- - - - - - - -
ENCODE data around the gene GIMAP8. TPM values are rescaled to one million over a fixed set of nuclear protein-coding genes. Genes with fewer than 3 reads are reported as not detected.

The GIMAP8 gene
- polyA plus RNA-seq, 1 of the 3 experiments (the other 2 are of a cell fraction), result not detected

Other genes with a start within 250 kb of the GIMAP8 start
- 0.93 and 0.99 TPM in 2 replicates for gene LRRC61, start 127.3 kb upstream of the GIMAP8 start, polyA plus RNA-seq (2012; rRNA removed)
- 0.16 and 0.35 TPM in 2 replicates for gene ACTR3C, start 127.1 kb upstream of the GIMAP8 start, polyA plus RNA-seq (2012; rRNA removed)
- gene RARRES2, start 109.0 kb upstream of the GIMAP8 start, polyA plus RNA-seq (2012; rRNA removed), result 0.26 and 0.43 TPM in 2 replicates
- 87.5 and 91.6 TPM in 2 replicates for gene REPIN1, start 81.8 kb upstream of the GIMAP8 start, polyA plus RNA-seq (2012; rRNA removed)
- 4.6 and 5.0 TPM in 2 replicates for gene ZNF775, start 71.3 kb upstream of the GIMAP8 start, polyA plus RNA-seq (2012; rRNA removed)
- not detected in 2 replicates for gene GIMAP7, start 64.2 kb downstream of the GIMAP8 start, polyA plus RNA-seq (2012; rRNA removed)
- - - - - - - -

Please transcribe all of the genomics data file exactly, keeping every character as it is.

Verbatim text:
ENCODE data around the gene GIMAP8. TPM values are rescaled to one million over a fixed set of nuclear protein-coding genes. Genes with fewer than 3 reads are reported as not detected.

The GIMAP8 gene
- polyA plus RNA-seq, 1 of the 3 experiments (the other 2 are of a cell fraction), result not detected

Other genes with a start within 250 kb of the GIMAP8 start
- 0.93 and 0.99 TPM in 2 replicates for gene LRRC61, start 127.3 kb upstream of the GIMAP8 start, polyA plus RNA-seq (2012; rRNA removed)
- 0.16 and 0.35 TPM in 2 replicates for gene ACTR3C, start 127.1 kb upstream of the GIMAP8 start, polyA plus RNA-seq (2012; rRNA removed)
- gene RARRES2, start 109.0 kb upstream of the GIMAP8 start, polyA plus RNA-seq (2012; rRNA removed), result 0.26 and 0.43 TPM in 2 replicates
- 87.5 and 91.6 TPM in 2 replicates for gene REPIN1, start 81.8 kb upstream of the GIMAP8 start, polyA plus RNA-seq (2012; rRNA removed)
- 4.6 and 5.0 TPM in 2 replicates for gene ZNF775, start 71.3 kb upstream of the GIMAP8 start, polyA plus RNA-seq (2012; rRNA removed)
- not detected in 2 replicates for gene GIMAP7, start 64.2 kb downstream of the GIMAP8 start, polyA plus RNA-seq (2012; rRNA removed)